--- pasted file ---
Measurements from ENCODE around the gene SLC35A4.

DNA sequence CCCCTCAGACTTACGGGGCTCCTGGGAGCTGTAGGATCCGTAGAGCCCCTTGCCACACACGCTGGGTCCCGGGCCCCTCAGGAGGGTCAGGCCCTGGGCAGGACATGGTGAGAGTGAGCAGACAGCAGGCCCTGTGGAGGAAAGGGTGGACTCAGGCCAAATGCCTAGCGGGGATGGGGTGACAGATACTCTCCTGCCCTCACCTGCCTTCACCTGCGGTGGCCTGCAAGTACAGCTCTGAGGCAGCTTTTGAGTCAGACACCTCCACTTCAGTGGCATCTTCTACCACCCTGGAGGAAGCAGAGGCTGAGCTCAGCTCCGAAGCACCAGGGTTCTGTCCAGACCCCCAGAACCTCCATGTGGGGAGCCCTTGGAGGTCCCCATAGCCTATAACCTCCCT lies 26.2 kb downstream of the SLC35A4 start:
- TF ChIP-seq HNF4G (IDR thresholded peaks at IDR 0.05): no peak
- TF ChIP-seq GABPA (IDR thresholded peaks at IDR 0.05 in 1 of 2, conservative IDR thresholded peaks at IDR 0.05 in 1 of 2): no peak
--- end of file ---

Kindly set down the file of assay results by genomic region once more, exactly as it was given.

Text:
Measurements from ENCODE around the gene SLC35A4.

DNA sequence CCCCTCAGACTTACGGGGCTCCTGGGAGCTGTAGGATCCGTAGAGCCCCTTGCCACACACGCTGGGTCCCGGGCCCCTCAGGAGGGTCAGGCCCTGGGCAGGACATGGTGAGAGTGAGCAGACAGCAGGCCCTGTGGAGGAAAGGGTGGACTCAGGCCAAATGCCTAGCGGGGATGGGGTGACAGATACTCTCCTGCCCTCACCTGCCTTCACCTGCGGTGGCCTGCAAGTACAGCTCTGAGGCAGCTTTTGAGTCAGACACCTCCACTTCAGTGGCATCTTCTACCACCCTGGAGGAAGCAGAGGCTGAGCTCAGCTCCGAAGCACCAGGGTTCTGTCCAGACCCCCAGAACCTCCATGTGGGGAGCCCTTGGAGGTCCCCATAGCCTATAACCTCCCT lies 26.2 kb downstream of the SLC35A4 start:
- TF ChIP-seq HNF4G (IDR thresholded peaks at IDR 0.05): no peak
- TF ChIP-seq GABPA (IDR thresholded peaks at IDR 0.05 in 1 of 2, conservative IDR thresholded peaks at IDR 0.05 in 1 of 2): no peak